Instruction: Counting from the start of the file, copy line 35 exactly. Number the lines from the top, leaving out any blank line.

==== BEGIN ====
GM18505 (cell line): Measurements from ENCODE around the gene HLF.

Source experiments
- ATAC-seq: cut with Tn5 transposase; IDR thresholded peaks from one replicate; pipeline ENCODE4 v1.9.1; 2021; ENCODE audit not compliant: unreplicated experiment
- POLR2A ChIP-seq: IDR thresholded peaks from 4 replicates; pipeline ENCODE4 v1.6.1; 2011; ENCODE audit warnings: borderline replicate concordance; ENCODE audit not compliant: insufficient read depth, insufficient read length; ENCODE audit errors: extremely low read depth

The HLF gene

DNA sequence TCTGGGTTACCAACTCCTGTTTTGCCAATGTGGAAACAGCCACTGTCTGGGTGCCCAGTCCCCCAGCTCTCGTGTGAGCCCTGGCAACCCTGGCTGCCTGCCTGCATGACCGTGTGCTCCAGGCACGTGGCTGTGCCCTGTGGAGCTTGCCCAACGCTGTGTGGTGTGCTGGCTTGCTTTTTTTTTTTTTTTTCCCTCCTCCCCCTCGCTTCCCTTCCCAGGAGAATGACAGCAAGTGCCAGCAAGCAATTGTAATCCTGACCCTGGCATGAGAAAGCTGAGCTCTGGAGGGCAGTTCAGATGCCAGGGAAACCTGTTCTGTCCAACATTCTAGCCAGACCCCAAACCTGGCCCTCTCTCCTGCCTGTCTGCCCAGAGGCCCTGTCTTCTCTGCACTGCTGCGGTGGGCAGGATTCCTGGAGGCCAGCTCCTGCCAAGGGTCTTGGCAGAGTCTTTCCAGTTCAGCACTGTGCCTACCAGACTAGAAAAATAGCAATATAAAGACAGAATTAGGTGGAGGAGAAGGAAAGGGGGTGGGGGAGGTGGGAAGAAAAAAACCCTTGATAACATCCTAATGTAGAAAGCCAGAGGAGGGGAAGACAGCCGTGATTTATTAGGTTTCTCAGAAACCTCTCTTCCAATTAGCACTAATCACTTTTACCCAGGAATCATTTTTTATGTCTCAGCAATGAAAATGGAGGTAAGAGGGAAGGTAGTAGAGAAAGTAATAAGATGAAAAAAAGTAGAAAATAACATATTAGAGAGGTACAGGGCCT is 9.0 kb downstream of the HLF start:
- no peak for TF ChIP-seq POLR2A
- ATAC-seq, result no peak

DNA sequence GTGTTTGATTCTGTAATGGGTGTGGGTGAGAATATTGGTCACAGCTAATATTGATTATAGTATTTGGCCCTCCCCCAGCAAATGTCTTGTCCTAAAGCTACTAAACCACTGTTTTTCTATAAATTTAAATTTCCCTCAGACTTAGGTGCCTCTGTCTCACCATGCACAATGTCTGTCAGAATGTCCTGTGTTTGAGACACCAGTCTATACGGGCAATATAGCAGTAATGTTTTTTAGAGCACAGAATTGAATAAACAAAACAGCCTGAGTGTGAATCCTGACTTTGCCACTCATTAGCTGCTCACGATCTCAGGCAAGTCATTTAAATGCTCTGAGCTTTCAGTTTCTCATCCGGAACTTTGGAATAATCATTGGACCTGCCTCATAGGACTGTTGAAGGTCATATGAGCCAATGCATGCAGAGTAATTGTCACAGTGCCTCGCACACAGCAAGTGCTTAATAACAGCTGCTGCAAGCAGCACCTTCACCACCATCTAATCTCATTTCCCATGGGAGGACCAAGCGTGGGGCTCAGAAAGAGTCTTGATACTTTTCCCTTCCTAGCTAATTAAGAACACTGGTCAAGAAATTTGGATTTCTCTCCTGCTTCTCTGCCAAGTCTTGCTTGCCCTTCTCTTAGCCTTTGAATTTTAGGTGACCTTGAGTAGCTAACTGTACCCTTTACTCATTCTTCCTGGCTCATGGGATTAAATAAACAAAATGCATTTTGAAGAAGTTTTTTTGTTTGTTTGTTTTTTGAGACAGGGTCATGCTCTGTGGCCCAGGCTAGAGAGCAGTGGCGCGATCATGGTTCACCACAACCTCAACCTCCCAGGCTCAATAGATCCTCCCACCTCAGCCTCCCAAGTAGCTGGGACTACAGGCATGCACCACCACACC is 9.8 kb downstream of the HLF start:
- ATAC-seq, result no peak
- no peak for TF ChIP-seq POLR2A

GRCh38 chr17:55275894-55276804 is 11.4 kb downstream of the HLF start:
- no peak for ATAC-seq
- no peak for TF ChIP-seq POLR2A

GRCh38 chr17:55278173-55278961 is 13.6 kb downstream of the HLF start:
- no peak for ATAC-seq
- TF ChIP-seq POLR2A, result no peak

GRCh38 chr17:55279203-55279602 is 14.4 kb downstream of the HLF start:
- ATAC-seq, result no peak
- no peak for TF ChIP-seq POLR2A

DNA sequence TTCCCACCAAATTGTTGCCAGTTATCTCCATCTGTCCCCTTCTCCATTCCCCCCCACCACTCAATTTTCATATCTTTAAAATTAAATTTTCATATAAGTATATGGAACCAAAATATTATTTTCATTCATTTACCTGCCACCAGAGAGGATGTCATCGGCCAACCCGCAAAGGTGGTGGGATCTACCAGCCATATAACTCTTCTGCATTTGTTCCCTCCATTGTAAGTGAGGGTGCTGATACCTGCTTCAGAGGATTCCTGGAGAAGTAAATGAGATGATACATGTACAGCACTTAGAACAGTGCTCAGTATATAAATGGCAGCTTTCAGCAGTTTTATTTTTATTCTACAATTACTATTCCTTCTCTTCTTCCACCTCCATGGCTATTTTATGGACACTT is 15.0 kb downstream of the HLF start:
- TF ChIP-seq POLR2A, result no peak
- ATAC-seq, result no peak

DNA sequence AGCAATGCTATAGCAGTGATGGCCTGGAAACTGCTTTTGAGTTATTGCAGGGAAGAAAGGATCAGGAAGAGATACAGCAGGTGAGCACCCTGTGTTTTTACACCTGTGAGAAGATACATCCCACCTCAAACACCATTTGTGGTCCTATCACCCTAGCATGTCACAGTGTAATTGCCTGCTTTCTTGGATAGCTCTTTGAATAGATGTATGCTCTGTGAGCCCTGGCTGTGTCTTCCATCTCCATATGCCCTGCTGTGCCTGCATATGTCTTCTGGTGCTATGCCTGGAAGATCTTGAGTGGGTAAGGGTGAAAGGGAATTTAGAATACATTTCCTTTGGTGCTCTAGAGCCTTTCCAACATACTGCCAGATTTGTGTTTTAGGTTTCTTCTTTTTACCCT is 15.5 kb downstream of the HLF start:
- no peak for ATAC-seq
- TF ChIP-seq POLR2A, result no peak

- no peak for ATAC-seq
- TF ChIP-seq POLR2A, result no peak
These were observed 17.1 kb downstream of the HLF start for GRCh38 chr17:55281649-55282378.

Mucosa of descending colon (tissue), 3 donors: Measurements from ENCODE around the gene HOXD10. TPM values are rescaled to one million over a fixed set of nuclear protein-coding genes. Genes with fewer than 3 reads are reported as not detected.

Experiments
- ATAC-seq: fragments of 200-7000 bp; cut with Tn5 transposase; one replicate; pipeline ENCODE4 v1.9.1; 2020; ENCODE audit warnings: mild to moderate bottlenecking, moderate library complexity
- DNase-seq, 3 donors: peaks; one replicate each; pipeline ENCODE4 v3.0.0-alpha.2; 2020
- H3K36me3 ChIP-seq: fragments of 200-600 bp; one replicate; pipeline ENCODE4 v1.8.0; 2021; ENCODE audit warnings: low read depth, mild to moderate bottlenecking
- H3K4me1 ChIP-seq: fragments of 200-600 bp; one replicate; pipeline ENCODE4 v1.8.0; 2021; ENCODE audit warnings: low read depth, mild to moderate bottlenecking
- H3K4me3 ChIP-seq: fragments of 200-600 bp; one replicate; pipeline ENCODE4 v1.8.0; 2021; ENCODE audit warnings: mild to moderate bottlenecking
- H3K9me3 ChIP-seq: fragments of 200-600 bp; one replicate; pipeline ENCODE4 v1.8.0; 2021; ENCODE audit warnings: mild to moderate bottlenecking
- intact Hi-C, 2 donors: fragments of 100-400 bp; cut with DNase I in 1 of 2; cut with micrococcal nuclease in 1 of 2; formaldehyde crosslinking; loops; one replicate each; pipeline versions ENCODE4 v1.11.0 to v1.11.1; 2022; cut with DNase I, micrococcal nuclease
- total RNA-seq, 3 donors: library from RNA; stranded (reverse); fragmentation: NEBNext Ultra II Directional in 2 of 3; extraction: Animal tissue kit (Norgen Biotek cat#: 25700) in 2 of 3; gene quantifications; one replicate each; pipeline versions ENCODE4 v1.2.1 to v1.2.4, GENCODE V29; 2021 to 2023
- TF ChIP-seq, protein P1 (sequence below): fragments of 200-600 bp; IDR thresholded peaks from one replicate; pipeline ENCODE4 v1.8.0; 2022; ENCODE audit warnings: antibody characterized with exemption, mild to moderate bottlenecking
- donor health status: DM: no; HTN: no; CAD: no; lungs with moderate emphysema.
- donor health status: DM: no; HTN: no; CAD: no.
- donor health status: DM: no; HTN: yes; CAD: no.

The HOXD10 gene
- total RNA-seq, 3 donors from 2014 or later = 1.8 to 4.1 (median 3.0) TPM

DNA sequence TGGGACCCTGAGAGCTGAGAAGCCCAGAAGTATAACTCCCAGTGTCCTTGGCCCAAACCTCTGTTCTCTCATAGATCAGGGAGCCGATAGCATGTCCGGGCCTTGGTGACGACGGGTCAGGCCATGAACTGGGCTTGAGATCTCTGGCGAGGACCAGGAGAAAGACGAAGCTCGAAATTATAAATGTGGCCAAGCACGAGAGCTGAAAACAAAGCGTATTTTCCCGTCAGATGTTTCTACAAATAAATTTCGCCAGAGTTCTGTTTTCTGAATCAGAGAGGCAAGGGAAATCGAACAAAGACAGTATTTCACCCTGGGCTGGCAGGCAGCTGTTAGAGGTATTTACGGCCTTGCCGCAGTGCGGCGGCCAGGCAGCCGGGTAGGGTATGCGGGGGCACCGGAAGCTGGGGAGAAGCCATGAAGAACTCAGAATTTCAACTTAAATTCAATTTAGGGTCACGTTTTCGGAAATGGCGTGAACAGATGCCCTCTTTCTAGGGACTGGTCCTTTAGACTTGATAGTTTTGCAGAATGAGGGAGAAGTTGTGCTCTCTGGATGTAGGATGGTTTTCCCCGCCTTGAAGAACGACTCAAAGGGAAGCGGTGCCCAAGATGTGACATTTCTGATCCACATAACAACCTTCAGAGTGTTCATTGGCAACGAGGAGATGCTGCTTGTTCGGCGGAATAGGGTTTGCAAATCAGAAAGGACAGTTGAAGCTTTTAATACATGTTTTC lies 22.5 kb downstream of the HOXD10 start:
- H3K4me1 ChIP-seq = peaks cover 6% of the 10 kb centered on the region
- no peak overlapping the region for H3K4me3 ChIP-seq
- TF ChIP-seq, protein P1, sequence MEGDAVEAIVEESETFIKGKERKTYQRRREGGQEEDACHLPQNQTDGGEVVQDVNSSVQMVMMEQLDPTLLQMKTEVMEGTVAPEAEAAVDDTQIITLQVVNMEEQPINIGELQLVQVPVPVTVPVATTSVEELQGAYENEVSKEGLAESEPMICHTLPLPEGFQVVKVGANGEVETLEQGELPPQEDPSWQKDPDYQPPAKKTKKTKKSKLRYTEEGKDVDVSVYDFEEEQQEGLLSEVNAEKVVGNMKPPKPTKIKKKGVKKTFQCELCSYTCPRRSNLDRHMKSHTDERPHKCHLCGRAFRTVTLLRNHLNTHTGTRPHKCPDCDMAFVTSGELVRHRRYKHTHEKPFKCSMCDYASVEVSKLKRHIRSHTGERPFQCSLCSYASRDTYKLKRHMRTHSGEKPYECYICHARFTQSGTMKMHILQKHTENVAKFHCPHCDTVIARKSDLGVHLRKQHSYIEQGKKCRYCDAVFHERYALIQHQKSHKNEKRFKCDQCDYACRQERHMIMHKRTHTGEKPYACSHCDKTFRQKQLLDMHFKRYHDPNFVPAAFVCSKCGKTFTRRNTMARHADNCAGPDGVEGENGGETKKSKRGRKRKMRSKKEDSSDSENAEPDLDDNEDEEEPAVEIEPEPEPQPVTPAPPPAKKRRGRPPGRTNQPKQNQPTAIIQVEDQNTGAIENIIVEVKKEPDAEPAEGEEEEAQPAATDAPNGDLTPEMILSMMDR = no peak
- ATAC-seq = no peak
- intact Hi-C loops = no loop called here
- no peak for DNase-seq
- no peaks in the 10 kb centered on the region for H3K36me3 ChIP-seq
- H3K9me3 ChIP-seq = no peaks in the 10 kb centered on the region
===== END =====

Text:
- H3K4me1 ChIP-seq: fragments of 200-600 bp; one replicate; pipeline ENCODE4 v1.8.0; 2021; ENCODE audit warnings: low read depth, mild to moderate bottlenecking